Q: What are the rules for getting certified as a minority owned business?

1 Answer | Asked in Government Contracts for New York on
Answered on Jun 12, 2017
Barry Eran Janay's answer
Definition of a Minority-Owned Business Enterprise (MBE)

Under Article 15-A of the Executive Law, an MBE is a business enterprise in which at least fifty-one percent (51%) is owned, operated and controlled by citizens or permanent resident aliens who are meeting the ethnic definitions listed in the chart below:

Group Definition

Black Persons having origins from any of the Black African racial groups.

Hispanic

Persons of Mexican, Puerto Rican, Dominican,...

Q: Can owner of project demand me to credit part of job based on payment schedule G703 form.

1 Answer | Asked in Business Law, Contracts, Construction Law and Government Contracts for New York on
Answered on May 23, 2017
Barry Eran Janay's answer
The short answer is that you have to carefully look at the contract and scrutinize the obligations each of you have. The long answer begins with "it depends..." Basically the rules of contract law will government, when there is a breach each side has a duty to mitigate damages / losses. Inadequate or shoddy workmanship does qualify as performance on a contract and therefore doesn't obligate the other party to pay.

Q: Who qualifies as a preferred source for contracts?

1 Answer | Asked in Government Contracts for New York on
Answered on May 17, 2017
Barry Eran Janay's answer
Depends on the jurisdiction / locale (town, municipality, county, state) and department that issued the RFP.

Q: What does it mean to be a preferred source when it comes to purchases by the state

1 Answer | Asked in Government Contracts for New York on
Answered on May 2, 2017
Barry Eran Janay's answer
While it depends by each specific jurisdiction, generally speaking a preferred source or vendor has a contract with the municipality or governmental entity and the various departments can use those vendors without needing to be concerned about conflicts of interest for example or that they will price gouge.

Q: How do I report infractions for a sub-contractor on a government contract.

1 Answer | Asked in Government Contracts for New York on
Answered on Apr 8, 2017
Barry Eran Janay's answer
I'm not sure if this is a trick question.... Wouldn't you just contact the Dept. of Buildings?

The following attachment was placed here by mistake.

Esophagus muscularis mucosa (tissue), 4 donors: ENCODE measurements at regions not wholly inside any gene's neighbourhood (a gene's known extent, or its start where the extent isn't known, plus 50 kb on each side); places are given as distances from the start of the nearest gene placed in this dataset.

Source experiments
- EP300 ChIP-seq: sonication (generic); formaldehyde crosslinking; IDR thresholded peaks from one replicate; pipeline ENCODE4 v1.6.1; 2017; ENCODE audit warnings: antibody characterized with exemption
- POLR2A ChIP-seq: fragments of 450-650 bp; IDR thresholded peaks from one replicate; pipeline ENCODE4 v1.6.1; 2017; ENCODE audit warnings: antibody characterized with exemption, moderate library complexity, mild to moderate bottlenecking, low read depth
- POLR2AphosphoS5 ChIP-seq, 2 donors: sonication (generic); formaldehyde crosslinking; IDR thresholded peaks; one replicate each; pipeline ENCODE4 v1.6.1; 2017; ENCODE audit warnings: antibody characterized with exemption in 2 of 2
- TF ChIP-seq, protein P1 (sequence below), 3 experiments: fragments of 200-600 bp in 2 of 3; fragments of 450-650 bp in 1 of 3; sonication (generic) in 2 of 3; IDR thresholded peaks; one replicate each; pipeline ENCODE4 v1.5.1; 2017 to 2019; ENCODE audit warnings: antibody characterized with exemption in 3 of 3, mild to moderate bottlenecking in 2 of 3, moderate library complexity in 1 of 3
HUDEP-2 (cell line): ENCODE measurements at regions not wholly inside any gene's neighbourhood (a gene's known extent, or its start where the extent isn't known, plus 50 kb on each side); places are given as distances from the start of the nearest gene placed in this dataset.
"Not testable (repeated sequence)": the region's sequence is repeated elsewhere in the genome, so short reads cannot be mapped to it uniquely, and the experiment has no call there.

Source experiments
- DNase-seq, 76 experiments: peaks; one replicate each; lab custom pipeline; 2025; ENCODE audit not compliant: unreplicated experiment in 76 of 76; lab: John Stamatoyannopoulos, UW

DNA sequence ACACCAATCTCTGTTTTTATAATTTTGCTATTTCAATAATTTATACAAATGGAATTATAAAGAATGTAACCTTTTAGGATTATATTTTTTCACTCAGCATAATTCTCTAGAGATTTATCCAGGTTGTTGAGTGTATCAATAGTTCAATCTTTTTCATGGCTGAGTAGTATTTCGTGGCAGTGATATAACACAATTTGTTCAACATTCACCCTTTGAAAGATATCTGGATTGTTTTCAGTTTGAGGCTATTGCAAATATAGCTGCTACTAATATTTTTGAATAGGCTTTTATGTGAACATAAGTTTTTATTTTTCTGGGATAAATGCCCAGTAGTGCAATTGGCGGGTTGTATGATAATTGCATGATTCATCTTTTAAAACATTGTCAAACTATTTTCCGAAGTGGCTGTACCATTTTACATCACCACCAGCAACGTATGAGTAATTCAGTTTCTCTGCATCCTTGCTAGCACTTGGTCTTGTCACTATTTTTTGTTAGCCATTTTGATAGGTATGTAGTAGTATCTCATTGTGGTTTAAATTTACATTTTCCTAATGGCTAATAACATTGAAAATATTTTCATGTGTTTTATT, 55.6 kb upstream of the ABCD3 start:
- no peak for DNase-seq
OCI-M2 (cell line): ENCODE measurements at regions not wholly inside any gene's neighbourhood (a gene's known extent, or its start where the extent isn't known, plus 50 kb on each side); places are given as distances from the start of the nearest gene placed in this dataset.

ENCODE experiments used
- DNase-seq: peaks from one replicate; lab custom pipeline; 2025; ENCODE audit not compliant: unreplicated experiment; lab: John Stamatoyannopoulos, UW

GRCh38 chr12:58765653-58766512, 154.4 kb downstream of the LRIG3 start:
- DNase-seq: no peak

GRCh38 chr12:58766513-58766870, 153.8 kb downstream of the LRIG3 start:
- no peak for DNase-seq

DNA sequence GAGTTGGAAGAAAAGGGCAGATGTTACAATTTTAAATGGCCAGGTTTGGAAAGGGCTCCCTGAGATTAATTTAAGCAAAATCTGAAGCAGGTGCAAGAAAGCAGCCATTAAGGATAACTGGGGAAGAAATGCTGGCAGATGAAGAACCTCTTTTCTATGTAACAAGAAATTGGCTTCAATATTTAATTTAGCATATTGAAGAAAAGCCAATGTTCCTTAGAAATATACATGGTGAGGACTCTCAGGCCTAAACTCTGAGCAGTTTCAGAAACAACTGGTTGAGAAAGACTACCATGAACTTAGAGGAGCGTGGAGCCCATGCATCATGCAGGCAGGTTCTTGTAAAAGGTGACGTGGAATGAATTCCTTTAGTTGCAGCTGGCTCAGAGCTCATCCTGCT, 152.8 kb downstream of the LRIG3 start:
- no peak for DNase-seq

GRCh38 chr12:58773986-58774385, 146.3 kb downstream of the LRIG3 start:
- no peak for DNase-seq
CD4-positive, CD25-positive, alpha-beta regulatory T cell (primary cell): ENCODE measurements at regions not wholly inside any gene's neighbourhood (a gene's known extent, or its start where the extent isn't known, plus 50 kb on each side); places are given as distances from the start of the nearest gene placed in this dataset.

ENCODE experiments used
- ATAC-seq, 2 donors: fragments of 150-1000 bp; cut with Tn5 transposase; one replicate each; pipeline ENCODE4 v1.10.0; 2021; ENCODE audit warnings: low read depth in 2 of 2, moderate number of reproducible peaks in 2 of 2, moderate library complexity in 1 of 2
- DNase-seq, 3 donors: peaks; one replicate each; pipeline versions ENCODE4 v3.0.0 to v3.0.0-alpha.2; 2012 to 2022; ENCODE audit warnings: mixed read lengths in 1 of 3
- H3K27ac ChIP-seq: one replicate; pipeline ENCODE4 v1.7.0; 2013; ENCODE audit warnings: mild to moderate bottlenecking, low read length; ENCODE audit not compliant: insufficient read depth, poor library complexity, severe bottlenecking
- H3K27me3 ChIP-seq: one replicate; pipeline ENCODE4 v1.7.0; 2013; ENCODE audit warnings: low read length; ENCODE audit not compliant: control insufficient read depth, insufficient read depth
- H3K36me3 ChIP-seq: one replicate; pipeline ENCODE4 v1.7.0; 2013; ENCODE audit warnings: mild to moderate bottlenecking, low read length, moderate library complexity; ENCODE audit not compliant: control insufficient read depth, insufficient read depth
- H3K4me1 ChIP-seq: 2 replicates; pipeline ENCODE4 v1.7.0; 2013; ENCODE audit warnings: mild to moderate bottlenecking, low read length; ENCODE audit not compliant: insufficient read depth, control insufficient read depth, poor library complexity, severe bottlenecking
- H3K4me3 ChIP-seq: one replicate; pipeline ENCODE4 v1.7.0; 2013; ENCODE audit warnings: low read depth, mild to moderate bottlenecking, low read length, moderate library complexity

Q: What qualifies as a small business for government contracting purposes?

1 Answer | Asked in Government Contracts for New York on
Answered on Feb 24, 2017
Barry Eran Janay's answer
Completely depends on the government entities definition that they are using.

Q: Is bid security or bonding mandated for all NYC contract bids?

1 Answer | Asked in Government Contracts for New York on
Answered on Feb 6, 2017
Barry Eran Janay's answer
It says whether or not it is on the bid requests themselves, if my memory serves me correctly I've never seen one that did not. Hope that helps.

Q: What are the laws about awarding government contracts to minority firms?

1 Answer | Asked in Government Contracts for New York on
Answered on Jan 27, 2017
Ali Shahrestani, Esq.'s answer
It depends on what type of government contract you're forming. The best first step is an Initial Consultation with an Attorney. You can read more about me, my credentials, awards, honors, testimonials, and media appearances/ publications on my law practice website. I practice law in CA, NY, MA, and DC in the following areas of law: Business & Contracts, Criminal Defense, Divorce & Child Custody, and Education Law. This answer does not constitute legal advice; make any predictions, guarantees,...

Q: If we win a government contract but the congress shuts down,

1 Answer | Asked in Government Contracts for New York on
Answered on Jan 24, 2017
Ali Shahrestani, Esq.'s answer
Check the terms of your contract. The best first step is an Initial Consultation with an Attorney. You can read more about me, my credentials, awards, honors, testimonials, and media appearances/ publications on my law practice website. I practice law in CA, NY, MA, and DC in the following areas of law: Business & Contracts, Criminal Defense, Divorce & Child Custody, and Education Law. This answer does not constitute legal advice; make any predictions, guarantees, or warranties; or create any...

Q: I have a construction contract with the feds and they just issued a change order without consulting me.

1 Answer | Asked in Government Contracts for New York on
Answered on Jan 24, 2017
Ali Shahrestani, Esq.'s answer
Check the terms of your contract. The best first step is an Initial Consultation with an Attorney. You can read more about me, my credentials, awards, honors, testimonials, and media appearances/ publications on my law practice website. I practice law in CA, NY, MA, and DC in the following areas of law: Business & Contracts, Criminal Defense, Divorce & Child Custody, and Education Law. This answer does not constitute legal advice; make any predictions, guarantees, or warranties; or create any...